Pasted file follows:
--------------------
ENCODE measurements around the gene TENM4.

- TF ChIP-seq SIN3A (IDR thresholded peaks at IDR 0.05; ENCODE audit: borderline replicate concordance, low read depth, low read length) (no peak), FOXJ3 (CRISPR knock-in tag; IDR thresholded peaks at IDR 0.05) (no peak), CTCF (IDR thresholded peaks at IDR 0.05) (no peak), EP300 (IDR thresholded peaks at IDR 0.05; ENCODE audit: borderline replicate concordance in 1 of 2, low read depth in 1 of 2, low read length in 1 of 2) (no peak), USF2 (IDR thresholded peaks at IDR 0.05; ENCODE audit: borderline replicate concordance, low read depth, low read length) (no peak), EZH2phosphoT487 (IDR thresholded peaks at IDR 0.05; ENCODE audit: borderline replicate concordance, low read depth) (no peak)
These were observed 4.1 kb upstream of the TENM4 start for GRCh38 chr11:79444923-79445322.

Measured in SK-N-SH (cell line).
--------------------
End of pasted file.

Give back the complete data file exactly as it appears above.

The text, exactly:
ENCODE measurements around the gene TENM4.

- TF ChIP-seq SIN3A (IDR thresholded peaks at IDR 0.05; ENCODE audit: borderline replicate concordance, low read depth, low read length) (no peak), FOXJ3 (CRISPR knock-in tag; IDR thresholded peaks at IDR 0.05) (no peak), CTCF (IDR thresholded peaks at IDR 0.05) (no peak), EP300 (IDR thresholded peaks at IDR 0.05; ENCODE audit: borderline replicate concordance in 1 of 2, low read depth in 1 of 2, low read length in 1 of 2) (no peak), USF2 (IDR thresholded peaks at IDR 0.05; ENCODE audit: borderline replicate concordance, low read depth, low read length) (no peak), EZH2phosphoT487 (IDR thresholded peaks at IDR 0.05; ENCODE audit: borderline replicate concordance, low read depth) (no peak)
These were observed 4.1 kb upstream of the TENM4 start for GRCh38 chr11:79444923-79445322.

Measured in SK-N-SH (cell line).